What sells, what doesn’t; what works, what doesn’t? I’ve been pondering these issues a fair bit, as I’ve had a number of interesting discussions with fiction writers over the past month who are both self-published and traditionally published, and who sell print and/or ebooks. Clearly, many authors are still looking for the most efficient and productive means to sell books, and while technology and ebooks have certainly evened the playing field in terms of visibility and promotion opportunities for authors, the reality is that about 90% of the fiction listings on amazon probably far sell less than a hundred print copies. Some of the reasons for this are poor attempts at promotion, no reviews, a poorly written book, and the fact that amazon carries millions of titles. But what about the author who promotes everyday, garners a few good reviews, and has written a fine book?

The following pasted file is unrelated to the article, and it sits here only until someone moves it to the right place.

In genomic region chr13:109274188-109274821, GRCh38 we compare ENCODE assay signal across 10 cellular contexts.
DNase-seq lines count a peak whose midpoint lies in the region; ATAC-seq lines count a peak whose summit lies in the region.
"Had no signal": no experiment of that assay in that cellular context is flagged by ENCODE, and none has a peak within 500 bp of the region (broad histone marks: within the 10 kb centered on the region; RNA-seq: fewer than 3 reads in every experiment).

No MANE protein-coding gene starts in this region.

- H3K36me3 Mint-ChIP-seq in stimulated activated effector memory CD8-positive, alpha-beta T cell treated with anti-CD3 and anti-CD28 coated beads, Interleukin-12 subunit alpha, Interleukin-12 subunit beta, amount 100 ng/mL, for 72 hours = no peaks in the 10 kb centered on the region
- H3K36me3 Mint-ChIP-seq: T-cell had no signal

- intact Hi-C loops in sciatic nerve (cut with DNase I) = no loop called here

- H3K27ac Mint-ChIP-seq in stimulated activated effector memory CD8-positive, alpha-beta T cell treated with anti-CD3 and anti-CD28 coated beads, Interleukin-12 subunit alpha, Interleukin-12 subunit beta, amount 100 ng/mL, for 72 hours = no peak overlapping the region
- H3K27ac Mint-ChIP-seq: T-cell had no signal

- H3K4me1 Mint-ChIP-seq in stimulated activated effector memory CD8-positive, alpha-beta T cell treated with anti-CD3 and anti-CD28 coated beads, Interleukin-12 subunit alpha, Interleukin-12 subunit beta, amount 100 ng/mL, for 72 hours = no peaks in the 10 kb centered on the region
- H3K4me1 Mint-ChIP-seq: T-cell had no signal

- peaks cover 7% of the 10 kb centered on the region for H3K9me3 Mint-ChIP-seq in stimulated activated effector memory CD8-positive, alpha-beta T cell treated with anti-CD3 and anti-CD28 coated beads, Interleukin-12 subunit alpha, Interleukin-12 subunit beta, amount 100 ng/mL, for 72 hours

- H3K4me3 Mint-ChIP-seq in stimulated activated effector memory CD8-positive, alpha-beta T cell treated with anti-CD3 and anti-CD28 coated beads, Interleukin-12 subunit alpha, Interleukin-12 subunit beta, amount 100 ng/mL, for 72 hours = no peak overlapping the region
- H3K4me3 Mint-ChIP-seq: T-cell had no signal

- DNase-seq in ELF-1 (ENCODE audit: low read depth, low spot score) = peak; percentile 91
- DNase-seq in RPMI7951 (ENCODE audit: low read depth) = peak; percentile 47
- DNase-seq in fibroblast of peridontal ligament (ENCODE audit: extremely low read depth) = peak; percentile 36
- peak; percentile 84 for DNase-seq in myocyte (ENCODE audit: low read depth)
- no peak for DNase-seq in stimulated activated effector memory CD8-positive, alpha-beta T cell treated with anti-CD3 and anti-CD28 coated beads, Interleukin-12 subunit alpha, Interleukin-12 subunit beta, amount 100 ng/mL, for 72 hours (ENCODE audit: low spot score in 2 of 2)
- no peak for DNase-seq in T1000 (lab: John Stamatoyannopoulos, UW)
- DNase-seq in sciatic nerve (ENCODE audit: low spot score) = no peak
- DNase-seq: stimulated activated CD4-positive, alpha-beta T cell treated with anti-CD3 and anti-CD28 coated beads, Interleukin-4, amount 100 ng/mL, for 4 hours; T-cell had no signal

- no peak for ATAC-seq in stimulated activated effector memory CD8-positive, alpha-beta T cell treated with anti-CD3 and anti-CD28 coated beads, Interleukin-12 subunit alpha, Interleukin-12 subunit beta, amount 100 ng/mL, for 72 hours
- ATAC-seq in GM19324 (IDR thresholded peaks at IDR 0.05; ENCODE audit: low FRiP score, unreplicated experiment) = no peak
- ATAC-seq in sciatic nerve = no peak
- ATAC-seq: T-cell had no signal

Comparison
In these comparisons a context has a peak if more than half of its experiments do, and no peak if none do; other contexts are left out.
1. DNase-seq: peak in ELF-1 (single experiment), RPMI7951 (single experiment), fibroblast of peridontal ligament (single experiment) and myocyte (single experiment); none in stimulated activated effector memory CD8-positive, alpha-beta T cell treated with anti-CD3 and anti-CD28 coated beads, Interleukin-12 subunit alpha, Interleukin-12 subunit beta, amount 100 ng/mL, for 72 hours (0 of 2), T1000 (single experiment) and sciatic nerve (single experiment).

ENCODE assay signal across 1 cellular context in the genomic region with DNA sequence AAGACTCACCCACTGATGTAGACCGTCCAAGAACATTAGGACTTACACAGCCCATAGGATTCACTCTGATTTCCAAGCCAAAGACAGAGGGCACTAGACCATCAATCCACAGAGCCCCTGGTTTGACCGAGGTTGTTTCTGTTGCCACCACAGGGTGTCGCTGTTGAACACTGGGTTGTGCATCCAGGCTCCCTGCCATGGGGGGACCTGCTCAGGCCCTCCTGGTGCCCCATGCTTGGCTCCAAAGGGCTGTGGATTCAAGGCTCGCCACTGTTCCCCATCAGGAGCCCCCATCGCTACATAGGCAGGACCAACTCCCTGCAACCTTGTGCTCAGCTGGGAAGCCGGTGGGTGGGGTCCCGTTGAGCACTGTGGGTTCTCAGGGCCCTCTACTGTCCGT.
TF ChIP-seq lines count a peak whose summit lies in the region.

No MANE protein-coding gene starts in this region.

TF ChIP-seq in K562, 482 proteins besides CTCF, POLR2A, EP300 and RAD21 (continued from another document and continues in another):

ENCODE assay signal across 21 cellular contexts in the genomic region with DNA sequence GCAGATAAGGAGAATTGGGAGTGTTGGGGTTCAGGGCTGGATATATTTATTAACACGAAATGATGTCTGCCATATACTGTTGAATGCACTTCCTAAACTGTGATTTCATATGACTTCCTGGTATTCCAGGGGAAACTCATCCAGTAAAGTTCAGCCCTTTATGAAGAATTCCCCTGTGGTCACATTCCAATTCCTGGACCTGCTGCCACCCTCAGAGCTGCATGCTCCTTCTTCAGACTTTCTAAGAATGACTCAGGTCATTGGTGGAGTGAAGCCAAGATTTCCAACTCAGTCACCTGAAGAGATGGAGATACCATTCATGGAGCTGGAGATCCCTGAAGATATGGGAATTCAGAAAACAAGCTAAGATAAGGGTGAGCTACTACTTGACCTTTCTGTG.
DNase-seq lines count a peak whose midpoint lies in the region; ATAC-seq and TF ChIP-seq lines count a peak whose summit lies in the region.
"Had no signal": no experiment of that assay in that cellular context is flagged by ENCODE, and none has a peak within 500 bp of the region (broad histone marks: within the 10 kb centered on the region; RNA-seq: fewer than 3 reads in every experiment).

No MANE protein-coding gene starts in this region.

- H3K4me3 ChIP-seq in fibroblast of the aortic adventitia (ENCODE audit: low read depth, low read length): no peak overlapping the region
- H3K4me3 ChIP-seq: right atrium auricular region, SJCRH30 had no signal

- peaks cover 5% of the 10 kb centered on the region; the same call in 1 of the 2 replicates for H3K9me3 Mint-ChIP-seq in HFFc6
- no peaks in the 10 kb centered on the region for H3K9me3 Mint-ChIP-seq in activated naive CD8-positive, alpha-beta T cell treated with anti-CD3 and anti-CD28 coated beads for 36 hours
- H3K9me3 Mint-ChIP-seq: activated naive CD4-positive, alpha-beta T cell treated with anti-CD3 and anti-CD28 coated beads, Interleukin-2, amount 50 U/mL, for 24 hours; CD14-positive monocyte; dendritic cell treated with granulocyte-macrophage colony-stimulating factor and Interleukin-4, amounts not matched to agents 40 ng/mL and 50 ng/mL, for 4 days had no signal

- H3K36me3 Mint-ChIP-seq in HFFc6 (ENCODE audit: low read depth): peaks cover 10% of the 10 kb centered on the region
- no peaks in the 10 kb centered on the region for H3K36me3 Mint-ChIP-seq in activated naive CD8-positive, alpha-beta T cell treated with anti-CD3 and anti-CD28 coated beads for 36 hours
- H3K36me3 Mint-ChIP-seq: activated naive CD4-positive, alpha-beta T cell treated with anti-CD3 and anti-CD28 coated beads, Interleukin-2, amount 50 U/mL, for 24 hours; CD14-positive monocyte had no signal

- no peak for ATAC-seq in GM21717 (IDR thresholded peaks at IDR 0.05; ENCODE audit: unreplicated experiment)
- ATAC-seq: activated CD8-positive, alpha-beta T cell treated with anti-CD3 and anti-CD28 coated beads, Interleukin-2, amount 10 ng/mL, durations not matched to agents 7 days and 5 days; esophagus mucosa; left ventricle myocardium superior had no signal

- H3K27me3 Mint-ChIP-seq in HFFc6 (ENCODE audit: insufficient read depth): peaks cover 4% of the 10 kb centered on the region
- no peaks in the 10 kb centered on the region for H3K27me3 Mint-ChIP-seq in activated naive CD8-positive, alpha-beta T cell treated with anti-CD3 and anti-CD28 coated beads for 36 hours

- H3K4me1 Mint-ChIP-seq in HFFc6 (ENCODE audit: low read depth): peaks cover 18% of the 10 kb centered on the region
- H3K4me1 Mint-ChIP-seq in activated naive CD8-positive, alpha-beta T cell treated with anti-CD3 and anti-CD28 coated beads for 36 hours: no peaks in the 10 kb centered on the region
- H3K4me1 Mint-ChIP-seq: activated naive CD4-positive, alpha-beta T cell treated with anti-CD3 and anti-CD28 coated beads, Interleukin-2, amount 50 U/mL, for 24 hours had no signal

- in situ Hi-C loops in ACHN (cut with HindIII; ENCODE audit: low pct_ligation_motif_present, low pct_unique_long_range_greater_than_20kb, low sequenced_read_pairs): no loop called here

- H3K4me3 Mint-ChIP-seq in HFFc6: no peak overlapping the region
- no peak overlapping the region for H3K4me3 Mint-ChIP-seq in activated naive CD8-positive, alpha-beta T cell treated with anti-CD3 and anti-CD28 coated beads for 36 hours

I don’t have all the answers, but here’s what I and others have noticed from our experiences. First, if you want to sell print copies of your novel, then a lot of really good reviews from established reviewers can help. The reviewers don’t have to be connected to newspapers. There are some credible, online reviewers. If even one of them likes your book and posts their review on several different blogs, forums, and websites, this can help boost your sales, or so it did for me in both print and electronic formats.
Second, if you want to sell more print copies, I recommend getting out there and meeting book buyers. Arrange bookstore meet and greets, and attend book festivals; even certain craft markets can be good venues. Two events I took part in this fall sold more print copies than they had in three years of selling through amazon. In fact, when I look at my stats over the past five years, the more events I took part in, the more books I sold that year. Not every event resulted in sales, but 75% of them did. On the other hand, social networking does not generate sales 75% of the time for me, although it has helped with ebook sales.
The bottom line is that a good book, word of mouth, and participation are still effective selling tools. As far as print fiction goes, I don’t see technological advances changing the tried and true methods anytime soon.